1. Construction-to-permanent loans. Section 34.203 does not apply to a transaction to finance the initial construction of a dwelling. This exclusion applies to a construction-only loan as well as to the construction phase of a construction-to-permanent loan. Section 34.203 does apply, however, to permanent financing that replaces a construction loan, whether the permanent financing is extended by the same or a different creditor, unless the permanent financing is otherwise exempt from the requirements of § 34.203. See § 34.203(b). When a construction loan may be permanently financed by the same creditor, the general disclosure requirements for closed-end credit pursuant to Regulation Z (12 CFR 1026.17) provide that the creditor may give either one combined disclosure for both the construction financing and the permanent financing, or a separate set of disclosures for each of the two phases as though they were two separate transactions. See 12 CFR 1026.17(c)(6)(ii) and the Official Staff Interpretations to the Bureau's Regulation Z, comment 17(c)(6)-2. Which disclosure option a creditor elects under § 1026.17(c)(6)(ii) does not affect the determination of whether the permanent phase of the transaction is subject to § 34.203. When the creditor discloses the two phases as separate transactions, the annual percentage rate for the permanent phase must be compared to the average prime offer rate for a transaction that is comparable to the permanent financing to determine coverage under § 34.203. When the creditor discloses the two phases as a single transaction, a single annual percentage rate, reflecting the appropriate charges from both phases, must be calculated for the transaction in accordance with 12 CFR 1026.35(a)(1) (incorporated into 12 CFR part 34, subpart G by § 34.202) and appendix D to 12 CFR part 1026. The annual percentage rate must be compared to the average prime offer rate for a transaction that is comparable to the permanent financing to determine coverage under § 34.203. If the transaction is determined to be a higher-priced mortgage loan not otherwise exempt under § 34.203(b), only the permanent phase is subject to the requirements of § 34.203.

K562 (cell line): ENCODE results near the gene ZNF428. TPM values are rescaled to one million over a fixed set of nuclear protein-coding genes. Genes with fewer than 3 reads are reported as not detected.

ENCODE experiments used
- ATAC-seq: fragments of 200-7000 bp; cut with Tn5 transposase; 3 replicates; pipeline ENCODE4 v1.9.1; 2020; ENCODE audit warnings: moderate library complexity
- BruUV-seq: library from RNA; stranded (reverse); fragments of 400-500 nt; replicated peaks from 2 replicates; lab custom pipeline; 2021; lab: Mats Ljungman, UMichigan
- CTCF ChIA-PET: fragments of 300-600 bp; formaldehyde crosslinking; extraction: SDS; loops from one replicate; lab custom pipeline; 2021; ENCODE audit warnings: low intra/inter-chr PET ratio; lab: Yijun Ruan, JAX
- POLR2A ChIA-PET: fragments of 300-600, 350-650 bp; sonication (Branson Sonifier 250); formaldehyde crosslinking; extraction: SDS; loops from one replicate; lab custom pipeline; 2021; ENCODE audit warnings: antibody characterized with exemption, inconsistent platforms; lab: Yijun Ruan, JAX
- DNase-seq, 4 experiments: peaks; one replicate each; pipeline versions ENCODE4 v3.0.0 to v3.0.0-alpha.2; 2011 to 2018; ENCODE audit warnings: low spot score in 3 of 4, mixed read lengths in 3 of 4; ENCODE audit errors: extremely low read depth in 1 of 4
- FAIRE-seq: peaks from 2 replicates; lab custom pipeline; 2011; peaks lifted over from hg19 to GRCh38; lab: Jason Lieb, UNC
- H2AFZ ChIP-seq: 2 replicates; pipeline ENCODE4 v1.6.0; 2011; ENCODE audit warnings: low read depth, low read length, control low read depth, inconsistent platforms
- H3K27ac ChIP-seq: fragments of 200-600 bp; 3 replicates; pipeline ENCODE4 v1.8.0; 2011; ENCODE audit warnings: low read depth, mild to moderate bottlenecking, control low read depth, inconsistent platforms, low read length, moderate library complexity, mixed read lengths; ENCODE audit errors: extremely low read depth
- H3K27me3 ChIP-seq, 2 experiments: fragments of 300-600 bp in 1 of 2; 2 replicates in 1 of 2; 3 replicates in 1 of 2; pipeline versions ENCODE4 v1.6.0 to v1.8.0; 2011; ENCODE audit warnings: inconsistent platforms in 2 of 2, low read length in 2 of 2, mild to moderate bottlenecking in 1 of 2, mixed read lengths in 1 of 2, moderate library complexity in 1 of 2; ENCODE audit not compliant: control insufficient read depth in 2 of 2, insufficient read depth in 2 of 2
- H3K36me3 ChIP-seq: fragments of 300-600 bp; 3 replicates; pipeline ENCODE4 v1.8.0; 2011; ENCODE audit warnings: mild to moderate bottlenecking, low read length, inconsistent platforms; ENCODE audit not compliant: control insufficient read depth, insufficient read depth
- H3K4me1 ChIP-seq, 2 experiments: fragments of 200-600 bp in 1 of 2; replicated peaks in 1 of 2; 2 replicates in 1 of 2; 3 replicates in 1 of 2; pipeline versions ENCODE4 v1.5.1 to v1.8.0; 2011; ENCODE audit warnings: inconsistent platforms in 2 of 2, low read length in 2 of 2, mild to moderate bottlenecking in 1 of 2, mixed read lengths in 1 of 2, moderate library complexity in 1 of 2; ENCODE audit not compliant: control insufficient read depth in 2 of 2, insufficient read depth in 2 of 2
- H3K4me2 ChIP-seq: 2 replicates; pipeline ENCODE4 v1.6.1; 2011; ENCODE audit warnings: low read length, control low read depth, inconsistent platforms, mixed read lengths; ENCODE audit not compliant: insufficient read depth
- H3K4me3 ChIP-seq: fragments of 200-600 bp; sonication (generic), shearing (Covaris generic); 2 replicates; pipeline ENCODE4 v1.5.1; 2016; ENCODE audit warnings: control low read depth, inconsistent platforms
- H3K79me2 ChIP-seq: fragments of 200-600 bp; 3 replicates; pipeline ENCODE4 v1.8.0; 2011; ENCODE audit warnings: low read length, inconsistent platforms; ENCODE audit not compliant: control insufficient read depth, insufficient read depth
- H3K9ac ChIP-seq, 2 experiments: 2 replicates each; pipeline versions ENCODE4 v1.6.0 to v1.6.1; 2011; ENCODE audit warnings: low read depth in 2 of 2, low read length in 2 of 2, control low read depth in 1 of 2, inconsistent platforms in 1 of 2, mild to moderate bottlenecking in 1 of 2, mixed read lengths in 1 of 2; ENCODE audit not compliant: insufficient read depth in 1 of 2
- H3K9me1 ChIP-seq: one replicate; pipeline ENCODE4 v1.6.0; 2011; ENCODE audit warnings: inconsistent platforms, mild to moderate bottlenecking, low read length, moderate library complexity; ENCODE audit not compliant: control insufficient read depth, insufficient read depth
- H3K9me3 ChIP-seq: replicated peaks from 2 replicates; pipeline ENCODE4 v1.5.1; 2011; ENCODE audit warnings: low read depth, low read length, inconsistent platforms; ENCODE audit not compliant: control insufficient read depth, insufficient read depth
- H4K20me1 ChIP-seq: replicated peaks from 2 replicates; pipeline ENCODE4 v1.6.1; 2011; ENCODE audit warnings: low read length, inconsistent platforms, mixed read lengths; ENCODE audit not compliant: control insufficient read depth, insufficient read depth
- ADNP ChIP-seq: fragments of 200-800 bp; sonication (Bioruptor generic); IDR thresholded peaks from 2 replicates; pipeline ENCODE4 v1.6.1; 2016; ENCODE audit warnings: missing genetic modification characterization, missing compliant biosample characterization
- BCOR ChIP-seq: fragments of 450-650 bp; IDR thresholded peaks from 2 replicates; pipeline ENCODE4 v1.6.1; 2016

2. Financing initial construction. The exemption for construction loans in § 34.203(b)(4) applies to temporary financing of the construction of a dwelling that will be replaced by permanent financing once construction is complete. The exemption does not apply, for example, to loans to finance the purchase of manufactured homes that have not been or are in the process of being built when the financing obtained by the consumer at that time is permanent. See § 34.203(b)(8).

Paragraph 34.203(b)(7)

Paragraph 34.203(b)(7)(i)(A)

1. Same credit risk holder. The requirement that the holder of the credit risk on the existing obligation and the refinancing be the same applies to situations in which an entity bears the financial responsibility for the default of a loan by either holding the loan in its portfolio or guaranteeing payments of principal and any interest to investors in a mortgage-backed security in which the loan is pooled. See § 34.203(a)(2) (defining “credit risk”). For example, a credit risk holder could be a bank that bears the credit risk on the existing obligation by holding the loan in the bank's portfolio. Another example of a credit risk holder would be a government-sponsored enterprise that bears the risk of default on a loan by guaranteeing the payment of principal and any interest on a loan to investors in a mortgage-backed security. The holder of credit risk under § 34.203(b)(7)(i)(A) does not mean individual investors in a mortgage-backed security or providers of private mortgage insurance.

2. Same credit risk holder - illustrations.